Martha Nussbaum argues that we should be wary of these emotions because they are associated in troubling ways with a desire to hide from our humanity, embodying an unrealistic and sometimes pathological wish to be invulnerable. Nussbaum argues that the thought-content of disgust embodies "magical ideas of contamination, and impossible aspirations to purity that are just not in line with human life as we know it." She argues that disgust should never be the basis for criminalizing an act, or play either the aggravating or the mitigating role in criminal law it currently does. She writes that we should be similarly suspicious of what she calls "primitive shame," a shame "at the very fact of human imperfection," and she is harshly critical of the role that such shame plays in certain punishments.
Drawing on an extraordinarily rich variety of philosophical, psychological, and historical references--from Aristotle and Freud to Nazi ideas about purity--and on legal examples as diverse as the trials of Oscar Wilde and the Martha Stewart insider trading case, this is a major work of legal and moral philosophy.
Harry Frankfurt writes that it is through caring that we infuse the world with meaning. Caring provides us with stable ambitions and concerns; it shapes the framework of aims and interests within which we lead our lives. The most basic and essential question for a person to raise about the conduct of his or her life is not what he or she should care about but what, in fact, he or she cannot help caring about.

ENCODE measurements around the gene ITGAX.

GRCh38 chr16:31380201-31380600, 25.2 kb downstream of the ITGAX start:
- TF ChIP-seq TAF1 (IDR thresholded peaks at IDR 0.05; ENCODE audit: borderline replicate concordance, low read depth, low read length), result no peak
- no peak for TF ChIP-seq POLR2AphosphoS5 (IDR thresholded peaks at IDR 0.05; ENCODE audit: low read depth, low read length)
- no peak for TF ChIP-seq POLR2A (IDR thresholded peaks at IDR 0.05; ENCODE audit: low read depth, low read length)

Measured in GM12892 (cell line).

The most important form of caring, Frankfurt writes, is love, a nonvoluntary, disinterested concern for the flourishing of what is loved. Love is so important because meaningful practical reasoning must be grounded in ends that we do not seek only to attain other ends, and because it is in loving that we become bound to final ends desired for their own sakes.
Frankfurt argues that the purest form of love is self-love. This sounds perverse, but self-love--as distinct from self-indulgence--is at heart a disinterested concern for whatever it is that the person loves. The most elementary form of self-love is nothing more than the desire of a person to love. Insofar as this is true, self-love is simply a commitment to finding meaning in our lives.